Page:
Portland Methadone Treatment

Belmont Comprehensive Treatment Center

Belmont Comprehensive Treatment Center
2600 SE Belmont
Portland, OR 97214

Phone: (503) 843-8823
Website: www.portlandctc.com

Medication Hours
Mon-Fri 5:30a-11:30a
Sat 6:00a-10:00a

belmont-treatment-center-2Located at 2600 SE Belmont in Portland, Oregon, Belmont Comprehensive Treatment Center provides medically supervised methadone maintenance and Suboxone (buprenorphine) detox treatment to individuals who are attempting to overcome an addiction to or dependence upon heroin or other opioids. To be eligible for this type of treatment at Allied Health Services Belmont/CRC Health, prospective patients much be at least 18 years old, and must have been addicted to or dependent upon opiates for a minimum of one year prior to seeking treatment.

 

 


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Portland has numerous area methadone clinics providing methadone replacement therapy and structured counseling. Available via local physicians is suboxone (with buprenorphine) which provides relief from opiate withdrawal symptoms for a significant number of people. Below are links to more info on methadone program effectiveness, opioid dependency, addiction & recovery counseling, and job openings in methadone clinics.


Portland Methadone Clinics
Belmont Comprehensive
Treatment Center
2600 SE Belmont
Portland, OR 97214
(503) 843-8823
Opiate Treatment Program
Portland VA Medical Center
3710 SW U.S. Veterans Hospital Road, P3OTP
Portland, OR 97239
(503) 220-8262×56455
Portland VA Medical Center SATP 3710 SW U.S. Veterans Hospital Road
Portland, OR 97207
(503) 220-8262
CODA Inc 1027 East Burnside Street
Portland, OR 97214
(503) 239-8400
CRC/Allied Health Services
Belmont
2600 SE Belmont Street
Portland, OR 97214
(503) 239-5738
Ram Clinic 3610 NE 82nd Street
Portland, OR 97220
(503) 408-9585
Allied Health Services Tigard 4650 SW Griffith Drive
Beaverton, OR 97005
(503) 684-8159
Allied Heatlh Services East 16141 East Burnside Street
Portland, OR 97233
(503) 252-3949
Integrated Health Clinics 17882 SE Mcloughlin Boulevard
Milwaukie, OR 97267
(503) 353-9415
Portland Metro Treatment Center 16420 SE Division Street
Portland, OR 97236
(503) 762-3130

 

Portland Suboxone Buprenorphine Treatment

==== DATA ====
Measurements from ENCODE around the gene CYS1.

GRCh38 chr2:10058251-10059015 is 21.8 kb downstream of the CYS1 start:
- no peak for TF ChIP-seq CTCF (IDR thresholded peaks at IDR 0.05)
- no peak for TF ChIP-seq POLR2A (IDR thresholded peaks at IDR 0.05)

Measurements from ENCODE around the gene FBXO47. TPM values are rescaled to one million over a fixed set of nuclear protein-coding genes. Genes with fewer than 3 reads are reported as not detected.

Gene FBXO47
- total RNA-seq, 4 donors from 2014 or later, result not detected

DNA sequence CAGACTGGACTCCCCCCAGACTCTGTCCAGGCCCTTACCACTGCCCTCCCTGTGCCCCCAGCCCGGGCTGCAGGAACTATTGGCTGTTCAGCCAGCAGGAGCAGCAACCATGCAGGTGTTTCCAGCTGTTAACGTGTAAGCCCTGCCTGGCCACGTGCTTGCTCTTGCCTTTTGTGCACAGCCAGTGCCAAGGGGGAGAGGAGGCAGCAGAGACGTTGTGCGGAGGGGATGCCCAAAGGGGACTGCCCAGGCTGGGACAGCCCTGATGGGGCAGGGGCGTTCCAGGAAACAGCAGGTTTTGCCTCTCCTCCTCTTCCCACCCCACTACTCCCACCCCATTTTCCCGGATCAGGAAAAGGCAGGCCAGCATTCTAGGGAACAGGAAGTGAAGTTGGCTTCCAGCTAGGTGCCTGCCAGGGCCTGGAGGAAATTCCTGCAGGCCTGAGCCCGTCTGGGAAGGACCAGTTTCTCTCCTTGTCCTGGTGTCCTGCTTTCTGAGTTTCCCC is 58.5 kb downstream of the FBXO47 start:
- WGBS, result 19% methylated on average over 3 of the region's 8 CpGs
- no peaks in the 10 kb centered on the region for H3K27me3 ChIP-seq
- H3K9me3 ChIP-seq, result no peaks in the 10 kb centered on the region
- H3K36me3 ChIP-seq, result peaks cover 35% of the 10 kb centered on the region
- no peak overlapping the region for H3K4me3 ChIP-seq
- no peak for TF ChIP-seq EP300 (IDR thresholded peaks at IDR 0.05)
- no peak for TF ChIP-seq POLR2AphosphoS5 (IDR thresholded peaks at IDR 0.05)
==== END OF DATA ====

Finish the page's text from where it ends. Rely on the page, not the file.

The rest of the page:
Belmont Comprehensive
Treatment Center
2600 SE Belmont
Portland, OR 97214
(503) 843-8823
John Muench, M.D. OHSU Richmond Family Health Center
3930 SE Division
Portland, OR 97202
(503) 418-3900
Catherine J. Livingston, M.D. OHSU Family Medicine
3930 SE Division Street
Portland, OR 97202
(503) 418-3900
Amanda Leigh Risser 3930 SE Division
Portland, OR 97202
(503) 418-3900
Oleg I. Reznik, M.D. 8083 S.E. 13th Avenue, Suite 3
Portland, OR 97202
(503) 314-5003
Carl M. Erickson, D.O. Cascade Family Practice
7215 SE Milwaukie Avenue
Portland, OR 97202
(503) 233-5273
Paul W. DenOuden, M.D. 426 SW Stark Street
4th Floor
Portland, OR 97204
(503) 988-5020
Patricia Ann Kullberg, M.D. Multnomah County Health Department
426 SW Stark, 5th Floor
Portland, OR 97204
(503) 988-3674
Kim A. Wennhold, M.D. Outside In
1132 SW 13th Avenue
Portland, OR 97205
(503) 535-3800
Matilda Martha Mengis, M.D. NTN Allied Health Services
808 SW Alder, Suite 300
Portland, OR 97205
(503) 226-2203
Michael P. Resnick, M.D. VA Medical Center V3ICAR
PO Box 1035
Portland, OR 97207
(503) 220-8262
Kara Laure Pattinson, M.D. 1306 North West Hoyt
Suite 205
Portland, OR 97209
(503) 224-7171
Gary David Olbrich, M.D. 727 West Burnside
Portland, OR 97209
(503) 807-3819
Stephen Mandler, D.O. 2661 North West Thurman
Portland, OR 97210
(503) 944-5400
Brinton Carey Clark, M.D. 5050 North East Hoyt
Suite 540
Portland, OR 97213
(503) 215-6600
Brian Liebreich, M.D. 4805 NE Glisan 3 East
Portland, OR 97213
(503) 216-2028
James R. Thayer, M.D. Belmont Transitions
2600 SE Belmont
Portland, OR 97214
(800) 797-6237
Carl Csaba Balog 527 SE 39th Avenue
Portland, OR 97214
(503) 238-7246
Michael Horowitz, D.O. 4511 Southeast Hathorne Boulevard
Suite 111
Portland, OR 97215
(503) 231-2994
Liana Felicia Hategan, M.D. 10151 SW Barbur Boulevard
Suite 102-D
Portland, OR 97219
(503) 238-5580
Eric Dover, M.D. 11705 NE Glisan Avenue
Portland, OR 97220
(503) 408-1610
Karen Sue Marks, M.D. Multnomah County Inverness Jail
11540 NE Inverness Drive
Portland, OR 97220
(503) 988-5033
Belmont Comprehensive Treatment Center, 2600 SE Belmont – Portland


Belmont Treatment Center, Call (503) 843-8823

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ADAPT Pharma Provides Free Narcan to Colleges

A Presidential briefing on March 19, 2018 in Manchester, NH was used to announce that ADAPT Pharma has volunteered to provide, for free, the life-saving medication NARCAN® to all U.S. high schools, colleges and universities.

NARCAN® is a name brand overdose antidote (based on naloxone) that restores breathing and consciousness in opioid overdose victims typically within five minutes.

ADAPT Pharma offers a 40% discount off wholesale pricing on the Narcan nasal spray to Law Enforcement agencies and Firefighters as well as non-profit community based organizations.

Seamus Mulligan, CEO of ADAPT, commented in a company press release that ADAPT is committed to raising awareness of opioid overdose risks and distributing NARCAN® widely so that it will be available to bystanders and emergency personnel who can offer immediate help in the event of a crisis.

Posted in Addiction Treatment, Methadone, Naloxone, Opiate Treatment, Suboxone | Tagged , , | Comments Off on ADAPT Pharma Provides Free Narcan to Colleges

What Is Naltrexone

Naltrexone is an opioid treatment medication that works very differently than either methadone or buprenorphine.

Naltrexone functions as an opioid blocker that interferes with the euphoric effects of opiates. Unlike methadone, naltrexone does not eliminate opioid withdrawal. So it is typically only begun following a successful period of opioid detoxification.

Naltrexone is taken as a pill or as a time-released injectable. It blocks the feeling of getting high thus deterring a person from continuing in active drug use with opioids. If there’s no pay off for using, why do it?